With his new series of watercolors, “Island Maritime Paintings,” Bill Hall continues to chart the history of Block Island’s boats, its community of fisherman, and the ways in which fishing has changed over the decades. They are on exhibit at the Jessie Edwards Studio on the second floor the Post Office building from August 23 to September 4. The opening reception is on Saturday, August 24, from 5 to 7 pm.
For Hall, the Double-Ender, or Cowhorn as it is also known, is the link, a “portal to imagined scenes from the past.” Nevertheless, these imagined scenes are grounded in reality. Hall’s sources include old photographs, stories passed down from his father and older genera-tions of Island fishing families, his own memories, and research in marine archives and other historical resources. Capturing the past is difficult enough, and in working in watercolor, Hall has, as he says, tried to “control the uncontrollable — water.” His strokes are delicate but strong and meticulous in defining the details of the boats, the old buildings, and the old fishing tech-niques. He uses watercolor paper with a smooth surface, which is good for detail, and sometimes coats it with sepia for a period feeling. Combining watercolor with an opaque medium such as gouache allows for more highlights and greater contrast between light and dark tones.
For over 250 years, Double Ender crews saw every change in maritime transportation to pass through the waters around Block Island. For example, “Double Ender and New Bedford Whaler, ‘Wanderer,’ 1820s” emphasizes both the durability and the fragility of the small fishing boat as it sails alongside the three-masted ocean-going schooner in deep waters off the coastline. “Changes on the Horizon, Sail Gives Way to Steam Power” shows a small fleet of Double En-ders of various sizes before sails gave way to the gas-powered engine. The impressive Clipper ship on the horizon brings home the changes under way. We can see it is powered by both coal and wind, with its graceful white sails billowing in the wind and the black smokestack in the cen-ter of the deck shows the use of coal to produce steam, its other source of power.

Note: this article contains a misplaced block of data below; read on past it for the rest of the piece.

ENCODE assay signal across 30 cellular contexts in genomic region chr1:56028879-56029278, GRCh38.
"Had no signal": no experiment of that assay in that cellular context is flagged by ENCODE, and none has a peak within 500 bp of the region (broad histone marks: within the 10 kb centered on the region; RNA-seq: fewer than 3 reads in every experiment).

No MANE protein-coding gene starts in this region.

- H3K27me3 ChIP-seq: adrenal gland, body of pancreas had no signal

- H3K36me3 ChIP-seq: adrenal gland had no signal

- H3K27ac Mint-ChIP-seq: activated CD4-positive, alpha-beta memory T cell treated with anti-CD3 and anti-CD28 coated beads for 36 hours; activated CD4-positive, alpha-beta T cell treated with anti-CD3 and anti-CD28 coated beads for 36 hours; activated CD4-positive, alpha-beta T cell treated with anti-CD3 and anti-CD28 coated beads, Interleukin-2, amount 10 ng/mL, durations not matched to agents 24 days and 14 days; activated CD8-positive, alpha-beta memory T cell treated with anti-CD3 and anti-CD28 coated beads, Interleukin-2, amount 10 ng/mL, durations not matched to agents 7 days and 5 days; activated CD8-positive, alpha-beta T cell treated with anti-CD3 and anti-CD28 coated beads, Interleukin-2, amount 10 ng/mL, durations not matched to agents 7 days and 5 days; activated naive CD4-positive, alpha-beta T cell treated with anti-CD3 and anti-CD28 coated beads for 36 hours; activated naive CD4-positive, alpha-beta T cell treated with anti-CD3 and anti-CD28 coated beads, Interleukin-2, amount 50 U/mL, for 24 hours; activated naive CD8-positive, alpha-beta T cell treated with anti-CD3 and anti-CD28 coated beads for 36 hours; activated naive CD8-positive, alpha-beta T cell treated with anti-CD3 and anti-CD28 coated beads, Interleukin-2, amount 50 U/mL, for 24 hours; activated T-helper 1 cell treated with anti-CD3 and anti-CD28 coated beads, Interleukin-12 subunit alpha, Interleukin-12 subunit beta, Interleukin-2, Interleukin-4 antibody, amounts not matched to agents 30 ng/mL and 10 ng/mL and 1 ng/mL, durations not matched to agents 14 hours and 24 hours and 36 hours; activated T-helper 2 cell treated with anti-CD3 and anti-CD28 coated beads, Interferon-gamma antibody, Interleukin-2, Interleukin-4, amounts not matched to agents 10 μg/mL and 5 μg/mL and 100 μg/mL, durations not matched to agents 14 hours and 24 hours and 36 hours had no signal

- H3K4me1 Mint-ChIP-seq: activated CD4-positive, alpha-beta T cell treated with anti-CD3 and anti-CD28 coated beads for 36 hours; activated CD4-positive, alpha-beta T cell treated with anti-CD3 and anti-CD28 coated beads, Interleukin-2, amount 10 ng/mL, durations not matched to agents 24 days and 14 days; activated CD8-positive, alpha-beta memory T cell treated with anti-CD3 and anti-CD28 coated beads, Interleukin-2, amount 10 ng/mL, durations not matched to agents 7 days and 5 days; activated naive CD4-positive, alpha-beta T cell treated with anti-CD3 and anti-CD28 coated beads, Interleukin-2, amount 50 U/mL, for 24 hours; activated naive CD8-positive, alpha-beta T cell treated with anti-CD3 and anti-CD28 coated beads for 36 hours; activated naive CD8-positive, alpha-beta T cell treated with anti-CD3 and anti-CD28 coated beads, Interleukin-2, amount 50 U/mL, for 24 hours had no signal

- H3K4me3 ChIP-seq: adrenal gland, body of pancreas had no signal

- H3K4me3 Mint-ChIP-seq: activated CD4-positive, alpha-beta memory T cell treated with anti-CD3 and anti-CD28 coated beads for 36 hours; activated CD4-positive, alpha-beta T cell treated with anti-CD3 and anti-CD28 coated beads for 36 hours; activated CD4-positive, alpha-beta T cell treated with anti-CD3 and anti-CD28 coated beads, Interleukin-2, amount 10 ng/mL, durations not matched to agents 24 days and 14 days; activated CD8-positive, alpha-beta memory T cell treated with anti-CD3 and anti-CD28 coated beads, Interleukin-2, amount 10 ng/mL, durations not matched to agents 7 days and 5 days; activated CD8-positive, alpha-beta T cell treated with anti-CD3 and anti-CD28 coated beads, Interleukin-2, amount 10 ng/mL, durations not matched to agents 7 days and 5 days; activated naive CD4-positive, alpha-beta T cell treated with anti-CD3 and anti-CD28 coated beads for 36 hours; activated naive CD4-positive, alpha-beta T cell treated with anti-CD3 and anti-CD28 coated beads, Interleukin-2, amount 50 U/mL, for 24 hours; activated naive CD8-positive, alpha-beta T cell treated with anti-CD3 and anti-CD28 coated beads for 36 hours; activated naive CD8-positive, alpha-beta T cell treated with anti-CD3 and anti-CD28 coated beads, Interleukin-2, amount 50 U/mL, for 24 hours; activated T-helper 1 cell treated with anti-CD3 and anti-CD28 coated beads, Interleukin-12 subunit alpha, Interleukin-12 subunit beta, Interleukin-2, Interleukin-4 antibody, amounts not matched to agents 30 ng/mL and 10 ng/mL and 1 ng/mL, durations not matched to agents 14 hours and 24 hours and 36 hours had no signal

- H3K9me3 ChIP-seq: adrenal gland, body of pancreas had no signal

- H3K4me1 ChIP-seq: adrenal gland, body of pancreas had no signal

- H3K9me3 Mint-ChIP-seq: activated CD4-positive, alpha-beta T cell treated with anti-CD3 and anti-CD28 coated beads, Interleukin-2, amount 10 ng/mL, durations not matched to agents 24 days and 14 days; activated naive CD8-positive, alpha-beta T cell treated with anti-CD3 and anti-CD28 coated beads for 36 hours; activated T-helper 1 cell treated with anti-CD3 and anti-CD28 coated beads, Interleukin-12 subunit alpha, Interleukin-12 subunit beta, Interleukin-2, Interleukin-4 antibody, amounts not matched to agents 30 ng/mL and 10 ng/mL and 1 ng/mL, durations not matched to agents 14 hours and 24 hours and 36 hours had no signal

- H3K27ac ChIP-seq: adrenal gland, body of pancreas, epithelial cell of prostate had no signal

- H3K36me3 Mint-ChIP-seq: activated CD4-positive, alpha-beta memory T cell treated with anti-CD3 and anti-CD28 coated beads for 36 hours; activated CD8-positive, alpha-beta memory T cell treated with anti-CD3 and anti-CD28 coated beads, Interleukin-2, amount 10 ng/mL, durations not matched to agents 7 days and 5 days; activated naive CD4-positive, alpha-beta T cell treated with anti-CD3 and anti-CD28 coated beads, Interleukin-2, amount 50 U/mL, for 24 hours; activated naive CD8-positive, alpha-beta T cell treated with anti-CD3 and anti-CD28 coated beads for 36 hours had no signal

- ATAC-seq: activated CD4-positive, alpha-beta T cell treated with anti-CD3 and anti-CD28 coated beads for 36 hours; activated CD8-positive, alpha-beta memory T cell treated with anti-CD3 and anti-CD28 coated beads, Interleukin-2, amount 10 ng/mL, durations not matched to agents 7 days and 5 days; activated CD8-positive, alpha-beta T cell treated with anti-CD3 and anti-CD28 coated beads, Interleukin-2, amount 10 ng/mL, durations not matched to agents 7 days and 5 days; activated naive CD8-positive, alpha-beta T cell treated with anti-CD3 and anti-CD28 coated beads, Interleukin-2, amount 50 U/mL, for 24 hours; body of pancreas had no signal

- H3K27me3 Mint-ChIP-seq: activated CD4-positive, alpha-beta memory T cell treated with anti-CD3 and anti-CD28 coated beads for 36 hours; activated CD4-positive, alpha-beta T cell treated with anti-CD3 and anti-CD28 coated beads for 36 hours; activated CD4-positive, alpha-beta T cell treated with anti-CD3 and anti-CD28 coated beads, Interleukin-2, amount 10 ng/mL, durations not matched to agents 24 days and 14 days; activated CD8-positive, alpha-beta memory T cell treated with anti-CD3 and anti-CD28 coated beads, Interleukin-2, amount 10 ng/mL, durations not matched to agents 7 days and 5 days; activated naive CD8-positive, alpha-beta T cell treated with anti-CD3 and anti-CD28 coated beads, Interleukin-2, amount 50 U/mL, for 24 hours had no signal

Several works show the sense of community among the fishing families of the island. It was rare for a fisherman to go out alone. Instead, they fished in groups for safety, especially in poor weather and difficult currents. “Three Double Enders Fishing” is a scene of three small boats cod fishing in the East Grounds on a grey, overcast day. The angle of their sails suggests a strong wind blowing off the coast. “Fog at Southeast Light House” dramatizes the treachery of navigating the bluffs in dense fog. In contrast, “Shore Day at Pole Harbor” shows a day of quiet industry in the 1870s, prior to the creation of the breakwater and mooring basins. In this scene, the fishermen outfit and repair their boats that are moored between poles to keep them upright at or just below the high water mark so that their overlapping planks remain wet and do not dry out and open up.
“Hand-lining, Old Harbor Point, 1860s” shows a Double Ender at anchor while the men use simple lines to fish for flounder, which was plentiful in the cove below the point which is now the site of St. Andrew’s Parish Center. As sword fishing became profitable around the 1930s, boats were outfitted with higher masts and pulpits for harpooning. “Block Island Trawlers Swordfishing — Late 1940s” shows two trawlers from different eras, both using the older tech-niques of harpoon-fishing and dory-tending that had been developed in the early days of whal-ing. “Dragger Swordfishing, 1950s” is a view of a dragger, the “Blanche II,” outfitted for sword fishing and named for the artist’s aunt, Blanche Dodge.
Hall has included a series of six watercolors depicting the evolution of Block Island ferry boats, some that may still be familiar to Islanders and visitors. They include “ISLAND BELLE Ferry Boat Leaving Old Harbor, 1920s,” SPRIGG CARROL Ferry Boat Boat and Ocean Clipper Dragger, 1940s,” “NELSECO II, Ferry Boat to Block Island, 1950s,” YANKEE Ferry Boat, Rainy Trip, 1950s,” the “QUONSET Ferry, Leaving Old Harbor, 1959”.